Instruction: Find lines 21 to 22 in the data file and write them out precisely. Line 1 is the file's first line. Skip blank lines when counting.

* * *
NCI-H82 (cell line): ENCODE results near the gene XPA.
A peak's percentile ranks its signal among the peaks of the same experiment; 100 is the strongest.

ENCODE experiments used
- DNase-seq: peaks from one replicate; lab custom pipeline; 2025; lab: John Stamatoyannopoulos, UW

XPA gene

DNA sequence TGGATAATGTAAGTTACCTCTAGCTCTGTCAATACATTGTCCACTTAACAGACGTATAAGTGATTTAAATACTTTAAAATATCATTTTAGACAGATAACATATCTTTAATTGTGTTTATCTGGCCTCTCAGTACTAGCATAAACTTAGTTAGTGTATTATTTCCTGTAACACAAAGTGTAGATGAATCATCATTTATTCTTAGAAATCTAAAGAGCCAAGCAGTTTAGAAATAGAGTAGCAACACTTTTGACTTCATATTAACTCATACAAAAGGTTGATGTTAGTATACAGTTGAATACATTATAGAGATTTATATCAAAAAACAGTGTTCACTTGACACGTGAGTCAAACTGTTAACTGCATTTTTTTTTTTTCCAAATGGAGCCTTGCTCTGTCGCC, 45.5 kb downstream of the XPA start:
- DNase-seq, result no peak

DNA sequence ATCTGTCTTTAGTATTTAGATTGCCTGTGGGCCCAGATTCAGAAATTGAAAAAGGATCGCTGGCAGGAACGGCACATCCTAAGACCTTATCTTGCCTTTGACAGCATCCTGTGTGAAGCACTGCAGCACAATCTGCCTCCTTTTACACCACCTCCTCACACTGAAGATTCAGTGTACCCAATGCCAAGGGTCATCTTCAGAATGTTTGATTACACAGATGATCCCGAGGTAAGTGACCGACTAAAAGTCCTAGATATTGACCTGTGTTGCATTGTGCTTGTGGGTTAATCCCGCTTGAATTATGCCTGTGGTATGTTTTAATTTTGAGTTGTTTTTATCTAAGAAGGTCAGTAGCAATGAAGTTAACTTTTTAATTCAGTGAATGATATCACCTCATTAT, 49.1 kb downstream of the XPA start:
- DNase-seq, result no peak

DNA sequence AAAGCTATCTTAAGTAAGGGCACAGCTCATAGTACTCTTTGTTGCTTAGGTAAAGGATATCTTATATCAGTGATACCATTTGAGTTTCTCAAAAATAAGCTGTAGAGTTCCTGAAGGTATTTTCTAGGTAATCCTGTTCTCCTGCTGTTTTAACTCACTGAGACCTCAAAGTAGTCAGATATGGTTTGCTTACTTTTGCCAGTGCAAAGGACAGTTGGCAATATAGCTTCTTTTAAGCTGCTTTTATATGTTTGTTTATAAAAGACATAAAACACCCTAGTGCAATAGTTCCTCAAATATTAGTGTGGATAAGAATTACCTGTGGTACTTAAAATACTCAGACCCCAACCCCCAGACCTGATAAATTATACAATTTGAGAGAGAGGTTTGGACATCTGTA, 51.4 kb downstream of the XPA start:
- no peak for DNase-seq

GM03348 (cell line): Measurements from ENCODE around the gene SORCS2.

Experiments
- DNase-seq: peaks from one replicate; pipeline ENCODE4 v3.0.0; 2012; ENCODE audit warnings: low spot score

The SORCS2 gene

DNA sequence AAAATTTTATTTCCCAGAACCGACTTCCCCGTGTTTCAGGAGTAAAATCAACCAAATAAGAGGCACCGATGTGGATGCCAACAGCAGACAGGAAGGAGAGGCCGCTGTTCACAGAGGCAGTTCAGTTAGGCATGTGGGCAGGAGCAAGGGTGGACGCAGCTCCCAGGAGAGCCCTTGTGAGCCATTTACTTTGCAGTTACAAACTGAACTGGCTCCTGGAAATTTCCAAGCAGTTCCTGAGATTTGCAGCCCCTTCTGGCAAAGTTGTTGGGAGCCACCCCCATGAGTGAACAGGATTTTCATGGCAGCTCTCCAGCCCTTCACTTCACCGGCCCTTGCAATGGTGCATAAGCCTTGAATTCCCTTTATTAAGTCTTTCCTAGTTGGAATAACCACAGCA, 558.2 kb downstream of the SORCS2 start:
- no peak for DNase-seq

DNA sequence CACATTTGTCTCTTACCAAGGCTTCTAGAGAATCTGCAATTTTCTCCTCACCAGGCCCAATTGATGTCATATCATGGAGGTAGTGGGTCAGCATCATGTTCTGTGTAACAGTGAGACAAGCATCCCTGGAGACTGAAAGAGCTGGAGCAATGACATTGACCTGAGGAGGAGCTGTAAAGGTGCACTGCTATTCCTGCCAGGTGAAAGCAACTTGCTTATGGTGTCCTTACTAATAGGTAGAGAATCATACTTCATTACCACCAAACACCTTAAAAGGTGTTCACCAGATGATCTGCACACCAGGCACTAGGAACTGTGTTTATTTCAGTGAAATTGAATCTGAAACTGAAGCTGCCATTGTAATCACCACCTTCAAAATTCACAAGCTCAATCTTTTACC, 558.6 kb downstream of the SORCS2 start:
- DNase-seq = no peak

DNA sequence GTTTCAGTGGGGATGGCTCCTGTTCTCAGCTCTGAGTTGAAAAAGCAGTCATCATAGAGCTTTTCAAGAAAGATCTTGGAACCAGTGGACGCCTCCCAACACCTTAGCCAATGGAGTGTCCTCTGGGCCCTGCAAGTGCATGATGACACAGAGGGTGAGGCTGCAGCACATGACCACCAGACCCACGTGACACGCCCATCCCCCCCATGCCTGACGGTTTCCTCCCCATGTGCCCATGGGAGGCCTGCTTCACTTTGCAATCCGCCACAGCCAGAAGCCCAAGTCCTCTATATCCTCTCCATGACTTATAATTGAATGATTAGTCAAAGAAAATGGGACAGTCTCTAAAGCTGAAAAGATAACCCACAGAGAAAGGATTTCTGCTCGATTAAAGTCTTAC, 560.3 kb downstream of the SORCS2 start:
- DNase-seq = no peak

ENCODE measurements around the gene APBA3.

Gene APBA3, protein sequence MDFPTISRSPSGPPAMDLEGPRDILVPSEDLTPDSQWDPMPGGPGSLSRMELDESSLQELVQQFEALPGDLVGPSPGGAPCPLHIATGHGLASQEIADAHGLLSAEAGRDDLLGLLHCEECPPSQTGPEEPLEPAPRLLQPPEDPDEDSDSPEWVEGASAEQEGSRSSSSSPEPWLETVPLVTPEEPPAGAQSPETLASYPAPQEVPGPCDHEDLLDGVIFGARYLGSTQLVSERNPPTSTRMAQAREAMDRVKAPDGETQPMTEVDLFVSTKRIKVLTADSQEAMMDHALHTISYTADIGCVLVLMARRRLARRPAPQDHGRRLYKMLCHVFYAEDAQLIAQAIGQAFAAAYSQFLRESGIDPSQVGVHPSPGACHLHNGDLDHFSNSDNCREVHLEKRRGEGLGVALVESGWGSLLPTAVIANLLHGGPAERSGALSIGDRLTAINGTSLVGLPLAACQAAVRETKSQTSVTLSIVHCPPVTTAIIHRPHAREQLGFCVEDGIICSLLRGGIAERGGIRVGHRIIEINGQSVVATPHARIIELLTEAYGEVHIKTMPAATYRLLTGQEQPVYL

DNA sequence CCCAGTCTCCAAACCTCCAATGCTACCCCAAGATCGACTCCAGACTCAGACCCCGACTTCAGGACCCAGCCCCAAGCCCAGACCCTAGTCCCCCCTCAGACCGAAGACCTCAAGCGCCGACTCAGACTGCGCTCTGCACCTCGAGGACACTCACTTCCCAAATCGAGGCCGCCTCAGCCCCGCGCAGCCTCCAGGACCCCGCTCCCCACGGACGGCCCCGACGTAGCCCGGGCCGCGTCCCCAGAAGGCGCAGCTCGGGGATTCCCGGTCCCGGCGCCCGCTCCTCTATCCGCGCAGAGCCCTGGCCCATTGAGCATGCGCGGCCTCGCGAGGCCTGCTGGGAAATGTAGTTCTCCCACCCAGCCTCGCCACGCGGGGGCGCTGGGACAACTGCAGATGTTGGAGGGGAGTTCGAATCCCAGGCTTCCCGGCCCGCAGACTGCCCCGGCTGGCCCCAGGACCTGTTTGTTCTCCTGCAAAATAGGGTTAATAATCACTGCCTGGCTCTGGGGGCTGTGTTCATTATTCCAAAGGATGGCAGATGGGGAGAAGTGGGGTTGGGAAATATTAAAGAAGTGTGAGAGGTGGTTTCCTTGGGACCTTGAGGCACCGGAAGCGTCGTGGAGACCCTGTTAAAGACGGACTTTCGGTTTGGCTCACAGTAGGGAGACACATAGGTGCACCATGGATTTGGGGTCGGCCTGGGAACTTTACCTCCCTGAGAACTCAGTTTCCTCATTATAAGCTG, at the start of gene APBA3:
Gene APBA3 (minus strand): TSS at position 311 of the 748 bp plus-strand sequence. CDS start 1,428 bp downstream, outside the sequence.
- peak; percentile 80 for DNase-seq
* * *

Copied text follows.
- DNase-seq = no peak

ENCODE measurements around the gene APBA3.